These collections also consider ACTFL standards (Communication, Connections, Comparisons, Communities and Culture), Asia Society Global Competence skills, the Sustainable Development Goals (Global Goals), Teaching Tolerance Social Justice standards, the Framework for Developing Global and Cultural Competencies to Advance Equity, Excellence and Economic competitiveness, and Participate Global Competencies.

#National Portrait Gallery #Spanish #Global awareness #Empathy #Global connections #Global-mindedness #Curiosity #Cross-cultural skills #Day of the Dead #Worldview #LatinoHAC


Vicky Masson
47
 

Ethnic Studies

Primary source set asks students to examine whose voice is valued in U.S.A. 

#ethnicstudies

Jennifer Smith
5
 

Los Angeles Latino Families Photo Project

The Los Angeles Latino Families Photo Project was launched at the UCLA Chicano Studies Research Center (CSRC) spring 2012. It is an extension of an earlier initiative launched in 2007 to combat the invisibility of the Mexican American contribution to Los Angeles and California history predating the social movements of the 1960s and 1970s within textbooks, trade, and academic books and articles. With the generous support of the John Randolph Haynes and Dora Haynes Foundation, the CSRC was able to digitize close to 3,000 images from the Edward R. Roybal Papers and the Yolanda Retter Vargas Collection of Orphan Photographs. The first collection documents Edward Roybal’s public service career from the 1940s to the 1990s as a Los Angeles city councilman and a U.S. congressman. The second was collected by the previous librarian, Yolanda Retter-Vargas, who found the photographs at various flea markets. This collection consists of “orphan” photographs—images with no provenance information. They appear to belong to six families. Both collections have been completed and are available on the UCLA Digital Library.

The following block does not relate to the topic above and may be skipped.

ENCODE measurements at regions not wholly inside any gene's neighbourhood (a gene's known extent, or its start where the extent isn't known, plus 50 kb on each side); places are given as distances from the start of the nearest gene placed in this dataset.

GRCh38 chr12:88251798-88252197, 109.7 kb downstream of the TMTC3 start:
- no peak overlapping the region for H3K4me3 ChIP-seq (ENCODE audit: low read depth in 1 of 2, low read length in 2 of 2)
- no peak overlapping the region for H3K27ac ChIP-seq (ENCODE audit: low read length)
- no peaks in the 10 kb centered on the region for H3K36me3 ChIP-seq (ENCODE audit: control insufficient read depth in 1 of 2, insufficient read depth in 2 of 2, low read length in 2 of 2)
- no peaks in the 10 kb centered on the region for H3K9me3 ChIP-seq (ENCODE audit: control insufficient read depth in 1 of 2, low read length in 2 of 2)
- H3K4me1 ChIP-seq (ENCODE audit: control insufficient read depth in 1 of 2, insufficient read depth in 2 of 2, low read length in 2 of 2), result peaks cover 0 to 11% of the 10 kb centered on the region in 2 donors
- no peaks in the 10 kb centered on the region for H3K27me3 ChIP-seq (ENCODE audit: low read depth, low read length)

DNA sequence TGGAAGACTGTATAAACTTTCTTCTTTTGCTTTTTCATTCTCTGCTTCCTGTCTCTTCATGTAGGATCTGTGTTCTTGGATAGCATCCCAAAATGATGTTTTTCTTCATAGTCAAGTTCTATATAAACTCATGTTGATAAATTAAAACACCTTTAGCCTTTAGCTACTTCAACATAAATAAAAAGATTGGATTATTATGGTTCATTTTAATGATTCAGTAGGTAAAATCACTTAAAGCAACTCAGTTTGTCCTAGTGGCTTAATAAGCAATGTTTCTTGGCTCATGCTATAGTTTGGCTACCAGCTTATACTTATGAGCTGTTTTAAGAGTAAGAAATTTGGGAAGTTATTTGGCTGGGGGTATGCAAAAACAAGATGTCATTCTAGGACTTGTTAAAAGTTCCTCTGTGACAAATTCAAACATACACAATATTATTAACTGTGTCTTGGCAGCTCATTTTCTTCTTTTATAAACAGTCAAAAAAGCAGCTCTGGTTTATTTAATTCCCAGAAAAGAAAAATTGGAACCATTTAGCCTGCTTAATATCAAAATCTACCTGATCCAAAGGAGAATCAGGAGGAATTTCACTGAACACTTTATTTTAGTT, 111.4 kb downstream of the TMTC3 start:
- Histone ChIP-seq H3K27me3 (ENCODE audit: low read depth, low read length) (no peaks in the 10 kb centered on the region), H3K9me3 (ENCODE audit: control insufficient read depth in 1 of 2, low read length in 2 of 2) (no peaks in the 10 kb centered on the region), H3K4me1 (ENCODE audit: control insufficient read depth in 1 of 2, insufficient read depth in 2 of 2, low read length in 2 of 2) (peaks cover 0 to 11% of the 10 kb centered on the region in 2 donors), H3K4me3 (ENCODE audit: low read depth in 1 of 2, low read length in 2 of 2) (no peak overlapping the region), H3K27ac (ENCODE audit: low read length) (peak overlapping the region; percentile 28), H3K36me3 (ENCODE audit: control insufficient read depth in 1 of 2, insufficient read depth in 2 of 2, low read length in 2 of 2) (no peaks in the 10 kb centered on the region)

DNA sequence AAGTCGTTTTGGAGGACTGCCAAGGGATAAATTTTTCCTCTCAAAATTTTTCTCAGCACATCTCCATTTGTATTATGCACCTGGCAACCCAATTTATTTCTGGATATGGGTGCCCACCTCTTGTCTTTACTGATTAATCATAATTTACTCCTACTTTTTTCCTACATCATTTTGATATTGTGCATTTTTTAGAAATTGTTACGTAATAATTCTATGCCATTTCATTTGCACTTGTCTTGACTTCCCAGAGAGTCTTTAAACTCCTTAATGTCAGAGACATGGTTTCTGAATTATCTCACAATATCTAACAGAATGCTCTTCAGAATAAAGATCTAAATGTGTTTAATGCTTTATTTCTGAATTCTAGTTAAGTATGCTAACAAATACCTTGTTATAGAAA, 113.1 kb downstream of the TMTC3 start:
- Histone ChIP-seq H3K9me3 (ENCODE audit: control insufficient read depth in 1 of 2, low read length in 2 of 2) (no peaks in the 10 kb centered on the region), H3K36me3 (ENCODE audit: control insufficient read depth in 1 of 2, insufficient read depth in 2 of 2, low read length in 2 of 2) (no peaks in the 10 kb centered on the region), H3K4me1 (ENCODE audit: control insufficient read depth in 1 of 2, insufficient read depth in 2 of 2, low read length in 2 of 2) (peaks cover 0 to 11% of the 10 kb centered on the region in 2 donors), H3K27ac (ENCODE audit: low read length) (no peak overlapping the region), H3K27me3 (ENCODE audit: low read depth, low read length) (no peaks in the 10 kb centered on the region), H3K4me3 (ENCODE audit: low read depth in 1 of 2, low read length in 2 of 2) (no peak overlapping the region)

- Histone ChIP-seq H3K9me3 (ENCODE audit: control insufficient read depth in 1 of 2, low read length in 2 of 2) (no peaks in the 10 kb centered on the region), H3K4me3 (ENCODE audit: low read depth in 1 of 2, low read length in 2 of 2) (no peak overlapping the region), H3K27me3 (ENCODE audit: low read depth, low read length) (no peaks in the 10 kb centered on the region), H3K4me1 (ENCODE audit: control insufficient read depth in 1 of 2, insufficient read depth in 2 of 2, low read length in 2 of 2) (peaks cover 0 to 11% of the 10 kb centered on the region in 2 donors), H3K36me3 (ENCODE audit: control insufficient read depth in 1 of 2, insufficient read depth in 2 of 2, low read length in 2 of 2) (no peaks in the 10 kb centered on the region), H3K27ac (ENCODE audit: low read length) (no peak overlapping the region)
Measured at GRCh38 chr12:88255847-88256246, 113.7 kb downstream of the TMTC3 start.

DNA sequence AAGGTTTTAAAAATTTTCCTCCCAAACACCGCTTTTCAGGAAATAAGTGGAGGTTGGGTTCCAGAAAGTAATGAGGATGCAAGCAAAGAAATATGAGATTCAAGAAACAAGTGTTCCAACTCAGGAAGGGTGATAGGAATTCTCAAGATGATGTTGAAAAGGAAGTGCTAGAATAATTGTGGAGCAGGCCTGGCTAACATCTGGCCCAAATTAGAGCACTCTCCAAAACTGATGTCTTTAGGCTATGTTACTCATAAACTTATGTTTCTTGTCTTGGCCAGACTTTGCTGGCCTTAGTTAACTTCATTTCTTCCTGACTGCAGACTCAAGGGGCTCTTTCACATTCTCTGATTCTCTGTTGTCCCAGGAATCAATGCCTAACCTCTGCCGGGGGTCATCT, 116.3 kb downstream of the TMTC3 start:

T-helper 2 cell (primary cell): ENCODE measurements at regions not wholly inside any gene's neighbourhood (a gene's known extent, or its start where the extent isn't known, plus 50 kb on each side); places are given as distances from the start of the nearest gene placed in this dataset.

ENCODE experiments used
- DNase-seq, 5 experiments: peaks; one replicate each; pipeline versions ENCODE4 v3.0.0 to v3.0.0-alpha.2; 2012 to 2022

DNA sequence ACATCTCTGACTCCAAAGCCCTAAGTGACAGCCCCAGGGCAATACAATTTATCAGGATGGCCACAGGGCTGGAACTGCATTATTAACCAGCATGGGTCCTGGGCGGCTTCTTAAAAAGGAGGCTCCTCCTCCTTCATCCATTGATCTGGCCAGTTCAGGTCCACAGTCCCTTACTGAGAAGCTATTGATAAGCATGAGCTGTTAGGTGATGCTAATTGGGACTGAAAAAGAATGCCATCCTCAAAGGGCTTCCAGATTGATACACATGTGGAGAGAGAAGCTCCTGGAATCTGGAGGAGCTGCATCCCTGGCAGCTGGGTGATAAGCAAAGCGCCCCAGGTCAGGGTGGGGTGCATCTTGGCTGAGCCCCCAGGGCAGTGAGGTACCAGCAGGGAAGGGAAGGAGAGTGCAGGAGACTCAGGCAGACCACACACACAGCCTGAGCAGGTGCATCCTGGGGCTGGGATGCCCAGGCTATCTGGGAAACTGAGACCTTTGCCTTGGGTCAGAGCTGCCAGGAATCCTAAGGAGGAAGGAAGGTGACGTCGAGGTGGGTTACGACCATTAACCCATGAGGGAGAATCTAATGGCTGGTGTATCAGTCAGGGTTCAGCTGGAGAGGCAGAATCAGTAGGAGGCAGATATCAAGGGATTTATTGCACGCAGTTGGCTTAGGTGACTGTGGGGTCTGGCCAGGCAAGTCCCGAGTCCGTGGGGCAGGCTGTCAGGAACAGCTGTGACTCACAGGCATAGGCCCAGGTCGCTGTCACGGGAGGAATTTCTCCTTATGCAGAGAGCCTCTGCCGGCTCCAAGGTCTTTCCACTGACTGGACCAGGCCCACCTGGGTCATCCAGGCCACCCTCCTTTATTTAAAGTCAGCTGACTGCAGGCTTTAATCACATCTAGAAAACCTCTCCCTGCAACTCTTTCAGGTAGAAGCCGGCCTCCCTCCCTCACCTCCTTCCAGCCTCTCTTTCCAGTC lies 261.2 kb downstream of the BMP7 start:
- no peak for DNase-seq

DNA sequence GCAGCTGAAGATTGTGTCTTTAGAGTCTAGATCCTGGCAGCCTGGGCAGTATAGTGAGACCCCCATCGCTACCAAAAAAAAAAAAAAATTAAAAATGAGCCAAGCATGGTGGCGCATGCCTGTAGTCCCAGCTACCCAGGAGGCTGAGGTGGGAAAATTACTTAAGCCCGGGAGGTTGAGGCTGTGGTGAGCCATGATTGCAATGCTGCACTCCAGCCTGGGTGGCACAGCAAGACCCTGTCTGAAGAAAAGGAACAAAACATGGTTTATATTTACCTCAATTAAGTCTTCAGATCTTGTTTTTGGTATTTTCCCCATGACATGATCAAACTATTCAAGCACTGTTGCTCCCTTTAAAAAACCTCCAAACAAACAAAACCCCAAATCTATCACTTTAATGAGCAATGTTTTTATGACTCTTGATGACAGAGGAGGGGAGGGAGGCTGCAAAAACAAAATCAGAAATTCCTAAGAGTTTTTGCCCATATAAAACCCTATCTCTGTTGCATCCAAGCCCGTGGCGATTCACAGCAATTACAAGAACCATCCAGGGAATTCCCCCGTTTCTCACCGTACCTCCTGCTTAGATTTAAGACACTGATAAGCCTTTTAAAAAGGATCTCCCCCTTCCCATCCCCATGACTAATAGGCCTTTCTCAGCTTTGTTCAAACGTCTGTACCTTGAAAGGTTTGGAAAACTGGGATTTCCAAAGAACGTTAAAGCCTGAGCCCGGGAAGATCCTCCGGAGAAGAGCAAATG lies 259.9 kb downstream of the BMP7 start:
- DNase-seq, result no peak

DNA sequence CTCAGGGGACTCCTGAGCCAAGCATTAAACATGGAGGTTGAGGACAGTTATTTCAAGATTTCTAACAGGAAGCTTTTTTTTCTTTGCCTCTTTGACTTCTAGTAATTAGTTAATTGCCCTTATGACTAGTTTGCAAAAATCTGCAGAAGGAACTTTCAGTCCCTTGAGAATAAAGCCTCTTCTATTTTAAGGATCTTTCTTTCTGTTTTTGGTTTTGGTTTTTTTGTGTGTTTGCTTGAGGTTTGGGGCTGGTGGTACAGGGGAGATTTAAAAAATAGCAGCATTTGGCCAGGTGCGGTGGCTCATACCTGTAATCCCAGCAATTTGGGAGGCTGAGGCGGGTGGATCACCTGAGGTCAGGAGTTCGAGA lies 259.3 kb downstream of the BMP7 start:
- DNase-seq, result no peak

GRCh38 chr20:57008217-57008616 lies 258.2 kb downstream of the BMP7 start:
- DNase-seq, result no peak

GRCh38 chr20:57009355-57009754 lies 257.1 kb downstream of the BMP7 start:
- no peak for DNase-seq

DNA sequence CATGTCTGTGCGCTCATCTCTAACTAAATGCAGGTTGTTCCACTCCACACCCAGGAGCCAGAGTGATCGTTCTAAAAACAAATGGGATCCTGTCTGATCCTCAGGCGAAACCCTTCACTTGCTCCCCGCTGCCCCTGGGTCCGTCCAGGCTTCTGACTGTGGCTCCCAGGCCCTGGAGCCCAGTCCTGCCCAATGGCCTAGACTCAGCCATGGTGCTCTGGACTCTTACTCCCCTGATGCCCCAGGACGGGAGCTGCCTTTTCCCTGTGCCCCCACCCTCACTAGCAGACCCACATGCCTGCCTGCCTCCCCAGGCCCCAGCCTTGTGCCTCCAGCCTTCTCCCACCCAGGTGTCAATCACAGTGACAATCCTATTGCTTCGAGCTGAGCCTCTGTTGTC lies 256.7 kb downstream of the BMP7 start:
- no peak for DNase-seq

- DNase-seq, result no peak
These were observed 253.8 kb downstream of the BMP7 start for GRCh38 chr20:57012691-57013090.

After completing this project we quickly realized that Los Angeles Latino history is incomplete without the stories of its citizens. The Los Angeles Latino Families Photo Project was developed as a way to fully capture the complexity of this city’s history as well as address the issue of preservation through the digitization of vulnerable image-based collections. The photographs found in this particular collection were digitized and preserved during a Friends of the Library workshop held at the Chicano Studies Research Center spring 2012. They highlight the day-to-day lives of Latinos and Latinas living in Los Angeles over time. They document their families' histories and cultures capturing their movements between the United States and Latin America. One of the project’s goals is to provide the opportunity for community members to contribute additional photographs and information for the archival record.

#LatinoHAC #ethnicstudies

Rubina Pantoja
39
 

The Chicano Movement

#ethnicstudies

Rubina Pantoja
8